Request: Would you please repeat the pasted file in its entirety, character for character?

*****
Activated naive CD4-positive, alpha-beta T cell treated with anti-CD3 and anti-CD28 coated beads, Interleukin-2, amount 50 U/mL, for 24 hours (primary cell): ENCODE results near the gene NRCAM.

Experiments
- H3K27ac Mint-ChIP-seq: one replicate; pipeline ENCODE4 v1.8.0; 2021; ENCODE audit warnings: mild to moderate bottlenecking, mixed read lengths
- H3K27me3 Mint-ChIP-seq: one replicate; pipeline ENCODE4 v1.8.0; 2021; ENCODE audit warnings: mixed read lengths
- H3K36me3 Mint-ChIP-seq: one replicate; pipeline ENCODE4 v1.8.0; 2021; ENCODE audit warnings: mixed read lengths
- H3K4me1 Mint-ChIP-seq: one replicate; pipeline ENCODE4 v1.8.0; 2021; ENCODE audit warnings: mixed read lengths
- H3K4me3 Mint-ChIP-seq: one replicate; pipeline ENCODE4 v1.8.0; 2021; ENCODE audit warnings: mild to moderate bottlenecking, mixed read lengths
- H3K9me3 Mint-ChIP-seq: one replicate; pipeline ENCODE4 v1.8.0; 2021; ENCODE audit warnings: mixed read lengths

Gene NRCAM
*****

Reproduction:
Activated naive CD4-positive, alpha-beta T cell treated with anti-CD3 and anti-CD28 coated beads, Interleukin-2, amount 50 U/mL, for 24 hours (primary cell): ENCODE results near the gene NRCAM.

Experiments
- H3K27ac Mint-ChIP-seq: one replicate; pipeline ENCODE4 v1.8.0; 2021; ENCODE audit warnings: mild to moderate bottlenecking, mixed read lengths
- H3K27me3 Mint-ChIP-seq: one replicate; pipeline ENCODE4 v1.8.0; 2021; ENCODE audit warnings: mixed read lengths
- H3K36me3 Mint-ChIP-seq: one replicate; pipeline ENCODE4 v1.8.0; 2021; ENCODE audit warnings: mixed read lengths
- H3K4me1 Mint-ChIP-seq: one replicate; pipeline ENCODE4 v1.8.0; 2021; ENCODE audit warnings: mixed read lengths
- H3K4me3 Mint-ChIP-seq: one replicate; pipeline ENCODE4 v1.8.0; 2021; ENCODE audit warnings: mild to moderate bottlenecking, mixed read lengths
- H3K9me3 Mint-ChIP-seq: one replicate; pipeline ENCODE4 v1.8.0; 2021; ENCODE audit warnings: mixed read lengths

Gene NRCAM